History of Lhasa
Lhasa, literally means "place of the gods", and has a history stretching back more than 1,300 years. Before the 7th Century, the place was called "Womatang" and was only a grazing land administrated by a small Tibetan tribe.
In BC 639 and 641, Songtsn Gampo, who by this time had conquered the whole Tibetan region, is said to have contracted two alliance marriages, firstly to a Princess Bhrikuti of Nepal and then, two years later, to Princess Wen Cheng of the Imperial Tang court. In 641 he constructed the Jokhang (or Rasa Trülnang Tsulagkhang) and Ramoche Temples in Lhasa in order to house two Buddha statues, the Akshobhya Vajra (depicting the Buddha at the age of eight) and the Jowo Sakyamuni (depicting Buddha at the age of twelve), respectively brought to his court by the princesses. Lhasa suffered extensive damage under the reign of Langdarma in the 9th century, when the sacred sites were destroyed and desecrated and the empire fragmented.
A Tibetan tradition mentions that after Songtsn Gampo's death in 649 B.C., the Tang Dynasty's troops captured Lhasa and burnt the Red Palace. From the fall of the monarchy in the 9th century to the accession of the 5th Dalai Lama, the centre of political power in the Tibetan region was not situated in Lhasa. By the 15th century, the city of Lhasa had risen to prominence following the founding of three large Gelugpa monasteries by Je Tsongkhapa and his disciples. The three monasteries are Ganden, Sera and Drepung which were built as part of the puritanical Buddhist revival in Tibet.
The fifth Dalai Lama, Lobsang Gyatso (1617–1682), unified Tibet and, in 1642, moved the centre of his administration to Lhasa, which thereafter became both the religious and political capital. In 1645, the reconstruction of the Potala Palace began on Red Hill. In 1648, the Potrang Karpo (White Palace) of the Potala was completed, and the Potala was used as a winter palace by the Dalai Lama from that time onwards. The Potrang Marpo (Red Palace) was added between 1690 and 1694.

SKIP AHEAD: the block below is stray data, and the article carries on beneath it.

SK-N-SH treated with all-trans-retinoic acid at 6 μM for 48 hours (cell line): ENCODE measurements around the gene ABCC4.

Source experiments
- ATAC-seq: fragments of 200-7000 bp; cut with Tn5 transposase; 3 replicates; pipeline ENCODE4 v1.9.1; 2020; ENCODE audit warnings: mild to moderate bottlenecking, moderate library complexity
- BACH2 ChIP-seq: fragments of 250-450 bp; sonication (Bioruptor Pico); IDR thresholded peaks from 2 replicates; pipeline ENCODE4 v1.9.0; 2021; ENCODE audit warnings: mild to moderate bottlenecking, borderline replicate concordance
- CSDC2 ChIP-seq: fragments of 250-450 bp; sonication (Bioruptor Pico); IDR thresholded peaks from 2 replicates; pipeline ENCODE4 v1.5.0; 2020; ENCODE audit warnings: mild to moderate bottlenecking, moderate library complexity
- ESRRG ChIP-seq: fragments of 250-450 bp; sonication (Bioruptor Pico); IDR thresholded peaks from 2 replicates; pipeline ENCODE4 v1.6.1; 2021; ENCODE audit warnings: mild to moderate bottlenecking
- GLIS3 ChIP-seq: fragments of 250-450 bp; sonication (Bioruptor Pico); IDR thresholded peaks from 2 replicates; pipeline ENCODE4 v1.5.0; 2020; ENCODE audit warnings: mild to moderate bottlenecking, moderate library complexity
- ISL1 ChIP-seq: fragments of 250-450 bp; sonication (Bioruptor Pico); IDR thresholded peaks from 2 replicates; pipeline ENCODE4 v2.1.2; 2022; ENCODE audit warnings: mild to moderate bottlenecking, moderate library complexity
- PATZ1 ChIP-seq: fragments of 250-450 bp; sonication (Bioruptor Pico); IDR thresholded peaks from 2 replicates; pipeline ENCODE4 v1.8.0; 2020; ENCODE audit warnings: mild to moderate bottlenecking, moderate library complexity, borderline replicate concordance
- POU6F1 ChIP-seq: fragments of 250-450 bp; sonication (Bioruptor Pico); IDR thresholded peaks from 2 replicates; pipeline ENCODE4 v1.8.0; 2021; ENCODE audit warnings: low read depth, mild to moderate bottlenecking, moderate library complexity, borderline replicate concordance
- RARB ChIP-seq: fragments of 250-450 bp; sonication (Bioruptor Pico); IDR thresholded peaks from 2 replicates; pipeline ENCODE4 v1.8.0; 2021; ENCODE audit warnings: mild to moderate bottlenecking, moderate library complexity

By the end of the 17th century, Lhasa's Barkhor area formed a bustling market for foreign goods. The Jesuit missionary, Ippolito Desideri reported in 1716 that the city had a cosmopolitan community of Mongol, Chinese, Muscovite, Armenian, Kashmiri, Nepalese and Northern Indian traders. In November 11 of 1750, the murder of the regent by the Ambans triggered a riot in the city that left more than a hundred people killed, including the Ambans.
By the 20th century, Lhasa, long a beacon for both Tibetan and foreign Buddhists, had numerous ethnically and religiously distinct communities, among them Kashmiri Muslims, Ladakhi merchants, Sikh converts to Islam, and Chinese traders and officials.
After Deng Xiao Ping's southern tour in 1992, Lhasa was declared a special economic zone.
The Potala Palace in Lhasa